later than 12:30 they would come by my house and pick
me up.

It was a quiet ride home as I made my way through the
small town streets — the
snow falling, muffling the sound of the wheels of my
car. As I pulled into my
driveway, the headlights exposed the cold, dark house
on Capitol street that I called
home. When I entered the house I felt the cold, and
noticed that the wood stove
had burned down low. Mitch must of forgotten to stoke
it before he had gone to
bed. After stoking the wood stove, the first waves of
heat started to chase the cold
out of the room. 12:35 — no Rick or Erin. They
obviously weren’t as close to
being finished as I thought they were. I decided to
go to bed.

I swung open the door to my room, and there I stood
frozen by what I saw, unable
to move a muscle. “How long had it been since I
cleaned this dump?” I said to
myself. Books, papers and art supplies on my bed —
bike parts, laundry, ski
equipment strewn on the floor — during finals week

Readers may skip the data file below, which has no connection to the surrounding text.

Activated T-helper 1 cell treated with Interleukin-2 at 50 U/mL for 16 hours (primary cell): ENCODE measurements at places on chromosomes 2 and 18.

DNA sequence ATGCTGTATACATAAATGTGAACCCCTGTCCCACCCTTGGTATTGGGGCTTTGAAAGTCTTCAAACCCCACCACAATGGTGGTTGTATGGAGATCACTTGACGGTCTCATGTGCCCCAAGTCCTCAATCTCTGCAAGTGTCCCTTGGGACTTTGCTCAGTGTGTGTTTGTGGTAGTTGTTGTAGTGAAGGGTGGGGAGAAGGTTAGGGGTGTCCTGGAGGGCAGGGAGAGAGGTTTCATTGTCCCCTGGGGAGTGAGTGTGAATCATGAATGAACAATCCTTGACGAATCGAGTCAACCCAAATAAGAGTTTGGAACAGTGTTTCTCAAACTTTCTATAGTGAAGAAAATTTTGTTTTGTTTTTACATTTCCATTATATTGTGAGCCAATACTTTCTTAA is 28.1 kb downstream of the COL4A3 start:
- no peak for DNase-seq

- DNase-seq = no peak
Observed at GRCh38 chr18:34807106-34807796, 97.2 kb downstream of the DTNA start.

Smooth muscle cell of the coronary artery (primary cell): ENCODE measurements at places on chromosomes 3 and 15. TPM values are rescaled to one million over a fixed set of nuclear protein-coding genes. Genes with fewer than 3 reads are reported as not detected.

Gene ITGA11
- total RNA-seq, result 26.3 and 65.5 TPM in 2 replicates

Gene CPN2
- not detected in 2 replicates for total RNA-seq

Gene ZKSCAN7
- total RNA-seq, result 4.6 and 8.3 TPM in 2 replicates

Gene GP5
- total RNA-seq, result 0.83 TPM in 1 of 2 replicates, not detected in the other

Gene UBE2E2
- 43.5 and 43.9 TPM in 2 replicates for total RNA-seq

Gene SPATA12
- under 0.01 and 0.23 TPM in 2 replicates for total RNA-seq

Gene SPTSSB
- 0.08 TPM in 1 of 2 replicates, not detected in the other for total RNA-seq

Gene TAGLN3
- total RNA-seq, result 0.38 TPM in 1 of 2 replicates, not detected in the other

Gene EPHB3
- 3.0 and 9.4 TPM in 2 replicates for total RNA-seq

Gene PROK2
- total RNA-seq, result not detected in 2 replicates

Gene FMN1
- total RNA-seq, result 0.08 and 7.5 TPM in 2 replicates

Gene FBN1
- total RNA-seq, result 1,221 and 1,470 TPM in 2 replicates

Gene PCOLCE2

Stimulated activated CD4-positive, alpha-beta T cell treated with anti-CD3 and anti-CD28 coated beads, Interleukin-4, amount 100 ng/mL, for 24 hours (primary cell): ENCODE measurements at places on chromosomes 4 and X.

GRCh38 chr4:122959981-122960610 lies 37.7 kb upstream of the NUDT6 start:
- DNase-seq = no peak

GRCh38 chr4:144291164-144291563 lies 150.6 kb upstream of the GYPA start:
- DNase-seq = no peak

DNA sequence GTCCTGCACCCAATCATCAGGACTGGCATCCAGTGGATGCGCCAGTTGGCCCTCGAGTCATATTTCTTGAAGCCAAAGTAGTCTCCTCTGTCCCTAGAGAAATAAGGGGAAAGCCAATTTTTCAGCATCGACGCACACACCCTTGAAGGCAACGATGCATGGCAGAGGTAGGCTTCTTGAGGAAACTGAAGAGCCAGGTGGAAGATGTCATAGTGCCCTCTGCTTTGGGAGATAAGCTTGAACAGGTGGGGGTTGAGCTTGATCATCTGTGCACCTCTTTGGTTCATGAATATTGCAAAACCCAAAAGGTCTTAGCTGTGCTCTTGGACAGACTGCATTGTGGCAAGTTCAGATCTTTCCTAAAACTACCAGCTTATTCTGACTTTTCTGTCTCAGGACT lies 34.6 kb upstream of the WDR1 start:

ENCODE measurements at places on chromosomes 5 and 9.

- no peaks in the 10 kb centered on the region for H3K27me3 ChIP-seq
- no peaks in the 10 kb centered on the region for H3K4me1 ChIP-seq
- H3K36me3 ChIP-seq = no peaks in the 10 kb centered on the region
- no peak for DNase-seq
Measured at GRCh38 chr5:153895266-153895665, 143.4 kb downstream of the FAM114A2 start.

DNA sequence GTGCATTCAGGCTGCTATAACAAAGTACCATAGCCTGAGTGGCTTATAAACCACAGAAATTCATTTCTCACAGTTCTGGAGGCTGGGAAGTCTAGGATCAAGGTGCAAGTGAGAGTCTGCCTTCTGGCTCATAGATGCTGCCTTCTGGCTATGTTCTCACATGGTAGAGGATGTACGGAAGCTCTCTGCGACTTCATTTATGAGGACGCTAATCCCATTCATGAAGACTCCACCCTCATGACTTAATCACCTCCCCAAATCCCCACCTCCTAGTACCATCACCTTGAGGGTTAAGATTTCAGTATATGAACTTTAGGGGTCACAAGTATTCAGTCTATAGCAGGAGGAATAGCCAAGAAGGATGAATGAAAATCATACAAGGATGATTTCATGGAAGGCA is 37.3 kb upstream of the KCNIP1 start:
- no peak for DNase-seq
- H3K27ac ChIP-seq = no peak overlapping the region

sometimes things are left
undone, but this was ridiculous. I grabbed a blanket
and a pillow off the bed, and
headed to couch where it was warmer and cleaner.

I leaned over and pulled the chain on the lamp.
Darkness quickly ensued, then
retreated slightly pushed back by the light from the
street lamps outside. I laid on my
back, half propped up by pillows, making a mental list
of things needing to be done
the following morning. I heard Mitch walk out of the
hallway, and into the living
room. I turned around, saw him and said “Hey Mitch,
what’s going on?” I could tell
that I startled him by the way he swung around. He’s
stood there, staring at me. I
wondered why he wasn’t saying anything — surely I
didn’t scare him that badly. It
was then that I realized that this guy was too tall to
be Mitch. I looked into the
person’s eyes and it hit me like a ton of bricks, the
entity had no eyes, just dark
holes where his eyes should have been. His body
wasn’t a distinguishable mass, but
an oddly glowing, white dense cloud, in the shape of a
body. I couldn’t take my
eyes off his, or where his eyes should have been. And
that’s how we stayed, for
fifteen, maybe twenty seconds — just staring at each
other until I heard a voice in my